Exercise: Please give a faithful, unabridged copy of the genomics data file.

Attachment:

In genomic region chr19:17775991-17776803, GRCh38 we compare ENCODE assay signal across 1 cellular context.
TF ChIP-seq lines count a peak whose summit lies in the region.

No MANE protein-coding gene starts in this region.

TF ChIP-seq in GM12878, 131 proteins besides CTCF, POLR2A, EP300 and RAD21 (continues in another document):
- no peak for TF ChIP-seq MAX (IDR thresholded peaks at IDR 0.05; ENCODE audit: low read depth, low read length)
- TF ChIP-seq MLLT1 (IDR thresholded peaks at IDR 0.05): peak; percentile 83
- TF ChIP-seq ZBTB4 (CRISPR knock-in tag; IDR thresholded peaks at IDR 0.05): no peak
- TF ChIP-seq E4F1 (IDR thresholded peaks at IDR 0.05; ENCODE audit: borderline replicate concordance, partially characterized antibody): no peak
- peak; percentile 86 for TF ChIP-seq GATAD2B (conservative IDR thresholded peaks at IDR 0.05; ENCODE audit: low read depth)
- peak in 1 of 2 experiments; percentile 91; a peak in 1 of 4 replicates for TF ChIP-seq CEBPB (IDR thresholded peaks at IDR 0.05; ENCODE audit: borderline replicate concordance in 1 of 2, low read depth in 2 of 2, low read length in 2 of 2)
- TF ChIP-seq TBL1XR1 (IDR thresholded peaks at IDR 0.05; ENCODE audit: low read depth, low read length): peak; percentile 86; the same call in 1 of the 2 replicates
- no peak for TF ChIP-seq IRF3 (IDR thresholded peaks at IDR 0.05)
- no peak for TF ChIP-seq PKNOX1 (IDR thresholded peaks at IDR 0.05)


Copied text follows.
In genomic region chr19:17775991-17776803, GRCh38 we compare ENCODE assay signal across 1 cellular context.
TF ChIP-seq lines count a peak whose summit lies in the region.

No MANE protein-coding gene starts in this region.

TF ChIP-seq in GM12878, 131 proteins besides CTCF, POLR2A, EP300 and RAD21 (continues in another document):
- no peak for TF ChIP-seq MAX (IDR thresholded peaks at IDR 0.05; ENCODE audit: low read depth, low read length)
- TF ChIP-seq MLLT1 (IDR thresholded peaks at IDR 0.05): peak; percentile 83
- TF ChIP-seq ZBTB4 (CRISPR knock-in tag; IDR thresholded peaks at IDR 0.05): no peak
- TF ChIP-seq E4F1 (IDR thresholded peaks at IDR 0.05; ENCODE audit: borderline replicate concordance, partially characterized antibody): no peak
- peak; percentile 86 for TF ChIP-seq GATAD2B (conservative IDR thresholded peaks at IDR 0.05; ENCODE audit: low read depth)
- peak in 1 of 2 experiments; percentile 91; a peak in 1 of 4 replicates for TF ChIP-seq CEBPB (IDR thresholded peaks at IDR 0.05; ENCODE audit: borderline replicate concordance in 1 of 2, low read depth in 2 of 2, low read length in 2 of 2)
- TF ChIP-seq TBL1XR1 (IDR thresholded peaks at IDR 0.05; ENCODE audit: low read depth, low read length): peak; percentile 86; the same call in 1 of the 2 replicates
- no peak for TF ChIP-seq IRF3 (IDR thresholded peaks at IDR 0.05)
- no peak for TF ChIP-seq PKNOX1 (IDR thresholded peaks at IDR 0.05)